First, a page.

No crisis was greater than the civil wars that convulsed the state between the murder of the Gracchi and Octavian’s victory over Antony and Cleopatra at the battle of Actium. Naturally these wars came to be explained in terms of collective moral failure, perhaps the effects of the corrupting luxury brought by imperial success. The period saw its fair share of contested omens and struggle for control of religious institutions.6 Trials of Vestals were held not long after the murder of Gaius Gracchus, and one source reports the Romans even resorted to human sacrifice as well. A sequence of public panics—we might almost call them episodes of religious hysteria—also gave rise to some wider feeling that failures in moral conduct were in some sense the root of the troubles of the late Republic. Livy addressed this in the preface to his great history, itself a product of the crisis, but not completed until the reign of Augustus. He begins by sketching out the narrative arc of how Rome grew from small beginnings to the point where it is now overburdened by its greatness, contrasts its pristine virtue to the terrible contemporary circumstances, and asks the reader to reflect on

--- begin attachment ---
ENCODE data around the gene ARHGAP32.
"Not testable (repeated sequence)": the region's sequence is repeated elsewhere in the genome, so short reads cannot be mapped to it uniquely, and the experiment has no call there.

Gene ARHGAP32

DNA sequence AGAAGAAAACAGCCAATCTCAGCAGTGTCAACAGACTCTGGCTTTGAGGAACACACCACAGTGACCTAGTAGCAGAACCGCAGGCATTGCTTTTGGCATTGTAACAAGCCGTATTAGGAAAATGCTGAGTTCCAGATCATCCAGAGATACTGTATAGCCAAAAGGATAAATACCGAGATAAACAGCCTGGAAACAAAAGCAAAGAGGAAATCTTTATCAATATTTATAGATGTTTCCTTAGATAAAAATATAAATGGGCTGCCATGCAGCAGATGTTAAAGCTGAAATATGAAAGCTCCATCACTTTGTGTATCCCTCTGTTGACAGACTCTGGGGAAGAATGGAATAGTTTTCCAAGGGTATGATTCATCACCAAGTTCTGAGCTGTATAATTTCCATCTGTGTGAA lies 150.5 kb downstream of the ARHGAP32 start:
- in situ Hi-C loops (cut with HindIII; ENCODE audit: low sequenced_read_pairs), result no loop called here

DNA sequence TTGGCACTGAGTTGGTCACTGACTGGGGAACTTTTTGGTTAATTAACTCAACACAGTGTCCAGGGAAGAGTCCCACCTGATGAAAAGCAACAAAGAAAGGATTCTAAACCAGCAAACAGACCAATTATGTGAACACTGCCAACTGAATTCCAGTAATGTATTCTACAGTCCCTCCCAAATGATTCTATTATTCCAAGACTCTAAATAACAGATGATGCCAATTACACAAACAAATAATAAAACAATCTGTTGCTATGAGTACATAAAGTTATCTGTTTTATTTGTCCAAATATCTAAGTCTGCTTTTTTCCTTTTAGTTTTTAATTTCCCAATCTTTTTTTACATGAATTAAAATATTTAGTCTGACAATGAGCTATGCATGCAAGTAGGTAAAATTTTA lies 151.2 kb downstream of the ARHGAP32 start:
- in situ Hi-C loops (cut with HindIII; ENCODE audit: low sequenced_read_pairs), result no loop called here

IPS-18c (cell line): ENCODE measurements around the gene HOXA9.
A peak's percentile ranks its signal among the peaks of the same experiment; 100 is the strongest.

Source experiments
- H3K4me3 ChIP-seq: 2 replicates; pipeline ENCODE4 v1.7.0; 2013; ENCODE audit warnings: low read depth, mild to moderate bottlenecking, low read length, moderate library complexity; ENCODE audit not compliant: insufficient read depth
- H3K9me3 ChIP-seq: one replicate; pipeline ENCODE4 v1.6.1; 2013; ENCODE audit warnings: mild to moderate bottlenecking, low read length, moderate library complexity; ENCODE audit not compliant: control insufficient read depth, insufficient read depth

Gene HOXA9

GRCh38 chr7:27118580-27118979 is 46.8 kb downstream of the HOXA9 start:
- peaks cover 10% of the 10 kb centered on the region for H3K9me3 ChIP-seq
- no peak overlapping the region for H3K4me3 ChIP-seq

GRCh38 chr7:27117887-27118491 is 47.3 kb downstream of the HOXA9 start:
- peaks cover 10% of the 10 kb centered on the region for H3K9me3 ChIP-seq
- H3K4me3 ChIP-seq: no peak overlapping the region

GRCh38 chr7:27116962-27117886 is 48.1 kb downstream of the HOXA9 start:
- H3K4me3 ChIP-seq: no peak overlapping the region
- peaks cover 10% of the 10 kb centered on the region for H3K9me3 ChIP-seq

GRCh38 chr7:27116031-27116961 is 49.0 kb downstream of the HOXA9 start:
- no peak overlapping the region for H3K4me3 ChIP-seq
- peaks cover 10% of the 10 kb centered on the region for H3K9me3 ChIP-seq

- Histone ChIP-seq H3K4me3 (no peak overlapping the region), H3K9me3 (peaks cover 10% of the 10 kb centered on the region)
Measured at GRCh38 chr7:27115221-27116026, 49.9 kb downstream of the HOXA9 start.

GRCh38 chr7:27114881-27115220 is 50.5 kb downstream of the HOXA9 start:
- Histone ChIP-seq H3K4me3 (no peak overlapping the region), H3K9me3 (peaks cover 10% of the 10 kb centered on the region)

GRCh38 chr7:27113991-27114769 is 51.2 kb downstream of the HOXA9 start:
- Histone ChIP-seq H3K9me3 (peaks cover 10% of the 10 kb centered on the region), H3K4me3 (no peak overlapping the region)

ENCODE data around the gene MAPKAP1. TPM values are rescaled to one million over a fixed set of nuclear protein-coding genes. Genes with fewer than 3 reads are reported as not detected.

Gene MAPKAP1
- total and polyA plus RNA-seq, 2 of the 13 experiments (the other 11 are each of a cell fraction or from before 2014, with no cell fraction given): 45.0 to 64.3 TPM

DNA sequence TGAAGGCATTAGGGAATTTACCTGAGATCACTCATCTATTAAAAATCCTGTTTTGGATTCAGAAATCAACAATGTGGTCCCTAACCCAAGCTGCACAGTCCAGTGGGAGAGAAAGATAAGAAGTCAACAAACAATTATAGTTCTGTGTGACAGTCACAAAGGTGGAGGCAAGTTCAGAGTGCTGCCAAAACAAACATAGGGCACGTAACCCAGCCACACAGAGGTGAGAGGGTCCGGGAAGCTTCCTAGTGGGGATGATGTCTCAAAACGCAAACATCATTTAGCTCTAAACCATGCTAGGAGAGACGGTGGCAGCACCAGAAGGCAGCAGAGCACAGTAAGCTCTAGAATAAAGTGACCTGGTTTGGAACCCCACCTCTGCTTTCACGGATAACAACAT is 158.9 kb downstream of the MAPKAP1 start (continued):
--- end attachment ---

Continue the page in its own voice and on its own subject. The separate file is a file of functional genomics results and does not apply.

the way of life and customs, and the sort of men and means by which good order at home and empire abroad was won and extended: then as decline sets in, let him reflect on how standards began to slip little by little, then began to slide faster and faster and eventually collapsed until we reach the situation today, where we can bear neither our vices nor the remedies they call for.7
Livy’s interpretation was not exactly Augustan: the closing phrase is altogether too pessimistic. But the huge investment Augustus put into moral rearmament suggests that ideas of this kind were fairly widespread.8